Phytomedicine (phyto from the Greek word for "plant"), refers to the art and science of using plant substances to stimulate and support the body to restore and maintain health. Also called herbal medicine, medical herbalism, plant medicine, and botanical medicine, the use of plants for medical purposes is oldest form of medicine used by human beings for the purposes of treating both people and animals.  In fact, evidence of the use of herbs has been found at a Neanderthal burial site 60,000 years old.

In reality, the modern medical distinction between herbal and prescription medications, is somewhat artificial, since many prescription medicines are still made from plant substances, and many others are made from chemicals synthesized to mimic the actions of plant constituents.

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Every culture has its own herbal medical tradition.  The fact that only some are recognized as viable alternative and complementary approaches to healing by Western clinicians licensed to practice medicine in the United States today is more indicative of their lack of knowledge of natural medicine than a lack of  therapeutic value for the remedies themselves.    Despite America's multicultural roots, modern medicine's reliance upon evidence-based research funded by a select sector of the society, has resulted in a singularly narrow interpretation of what is "medicine" and what is not.  Our over-reliance upon costly methods of validation before allowing the dispense of a medicine, despite, in many cases, centuries of clinical evidence of treatment efficacy, continues to contribute to the rising cost of health care.

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In all herbal medical traditions, herbs are distinguished by grouping them into categories based upon their medicinal characteristics or properties.  Common categories used to classify herbs include taste, action/function, organs affected, constituents,and attributes/qualities. Different medical traditions vary in the categories they use, and/or in how they define them. So, for example, the Graeco-Roman tradition classifies herbs in terms of the following mutually-exclusive qualities: hot, cold, moist, dry, temperate.  TCM, on the other hand, classified them in terms of a spectrum of qualities, each of which is named by the two opposing poles of each spectrum:  Yang-Yin, full-empty, hot-cold, external-internal.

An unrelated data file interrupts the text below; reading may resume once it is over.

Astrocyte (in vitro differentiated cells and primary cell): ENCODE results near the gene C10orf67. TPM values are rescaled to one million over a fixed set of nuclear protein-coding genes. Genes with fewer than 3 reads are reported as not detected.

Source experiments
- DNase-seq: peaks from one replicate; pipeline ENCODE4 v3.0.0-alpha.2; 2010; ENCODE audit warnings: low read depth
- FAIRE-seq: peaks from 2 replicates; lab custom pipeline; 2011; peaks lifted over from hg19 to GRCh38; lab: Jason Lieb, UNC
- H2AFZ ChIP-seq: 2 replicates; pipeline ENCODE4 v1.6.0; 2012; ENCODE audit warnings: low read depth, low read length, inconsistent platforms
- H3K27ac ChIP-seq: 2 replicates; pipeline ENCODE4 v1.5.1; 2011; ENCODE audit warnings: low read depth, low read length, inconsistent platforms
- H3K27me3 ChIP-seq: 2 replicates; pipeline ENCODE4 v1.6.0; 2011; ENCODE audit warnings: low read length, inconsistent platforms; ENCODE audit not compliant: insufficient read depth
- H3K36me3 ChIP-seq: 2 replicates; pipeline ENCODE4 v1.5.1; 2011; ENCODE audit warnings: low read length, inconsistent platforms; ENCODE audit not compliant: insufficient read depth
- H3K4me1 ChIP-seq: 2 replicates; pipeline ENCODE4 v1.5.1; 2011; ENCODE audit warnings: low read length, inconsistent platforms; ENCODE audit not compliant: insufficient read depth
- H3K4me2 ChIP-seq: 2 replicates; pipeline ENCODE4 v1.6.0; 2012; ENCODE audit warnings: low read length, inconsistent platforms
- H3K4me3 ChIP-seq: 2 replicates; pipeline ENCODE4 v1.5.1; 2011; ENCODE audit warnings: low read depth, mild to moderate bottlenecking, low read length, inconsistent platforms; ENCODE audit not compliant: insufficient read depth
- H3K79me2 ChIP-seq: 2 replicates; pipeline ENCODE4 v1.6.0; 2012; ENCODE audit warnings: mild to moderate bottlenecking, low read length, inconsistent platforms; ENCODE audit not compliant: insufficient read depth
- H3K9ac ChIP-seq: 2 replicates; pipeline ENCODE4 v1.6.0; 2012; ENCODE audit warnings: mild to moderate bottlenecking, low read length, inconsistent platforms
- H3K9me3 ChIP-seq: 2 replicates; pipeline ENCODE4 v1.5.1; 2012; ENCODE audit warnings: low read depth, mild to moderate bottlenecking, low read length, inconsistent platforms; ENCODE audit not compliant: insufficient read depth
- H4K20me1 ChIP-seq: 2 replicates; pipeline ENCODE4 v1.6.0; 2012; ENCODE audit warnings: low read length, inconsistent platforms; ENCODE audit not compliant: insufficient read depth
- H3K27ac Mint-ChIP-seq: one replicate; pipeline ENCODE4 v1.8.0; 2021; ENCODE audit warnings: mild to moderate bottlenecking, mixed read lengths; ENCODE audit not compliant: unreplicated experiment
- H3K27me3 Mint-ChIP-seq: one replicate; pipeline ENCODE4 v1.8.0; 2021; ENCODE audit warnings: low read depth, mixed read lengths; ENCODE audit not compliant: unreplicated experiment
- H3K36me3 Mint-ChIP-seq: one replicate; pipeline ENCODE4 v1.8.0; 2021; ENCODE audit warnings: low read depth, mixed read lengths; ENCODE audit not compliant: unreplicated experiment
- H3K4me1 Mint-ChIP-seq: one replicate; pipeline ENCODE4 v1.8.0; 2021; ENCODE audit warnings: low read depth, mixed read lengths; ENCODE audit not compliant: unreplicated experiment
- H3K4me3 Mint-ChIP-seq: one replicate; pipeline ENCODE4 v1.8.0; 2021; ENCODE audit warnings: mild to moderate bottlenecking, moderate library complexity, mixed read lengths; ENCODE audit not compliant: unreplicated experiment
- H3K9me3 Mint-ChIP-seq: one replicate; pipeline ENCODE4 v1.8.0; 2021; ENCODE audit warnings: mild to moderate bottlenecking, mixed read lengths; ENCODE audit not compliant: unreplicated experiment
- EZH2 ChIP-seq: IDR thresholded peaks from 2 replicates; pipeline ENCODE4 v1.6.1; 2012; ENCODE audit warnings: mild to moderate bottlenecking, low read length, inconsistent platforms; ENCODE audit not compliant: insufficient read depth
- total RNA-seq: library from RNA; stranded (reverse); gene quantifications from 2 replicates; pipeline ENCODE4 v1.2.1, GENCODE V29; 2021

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While many prescription medications are derived from plants, there is a significant difference between taking a single chemical extracted from a plant and taking the same chemical as part of a complex plant matrix.   Synergy refers to the idea that the whole is greater than the sum of its parts.  Herbal pharmacology posits that isolated chemicals, administered separately, do not affect the body in the same way as they do when they are offered in their original complex mixture.   In fact, synergy is such a key foundational principle in some schools of phytomedicine that plants are usually offered as part of complex formulation, comprised of more than one plant, than as single plant remedies.

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Our partnership with plants

I rest in the shade of your wide embrace. 

I gaze upon your blossoms in wonder.

Your leaves caress me as you whisper: 

'Care for me, and I remain forever with you. 

Eat me, and I strengthen you.

Drink me, and I fill you with life. 

Place me upon your skin, and I protect you. 

Together, we traverse centuries of change and remain whole.

Ani Hawkinson ND, Putney 2012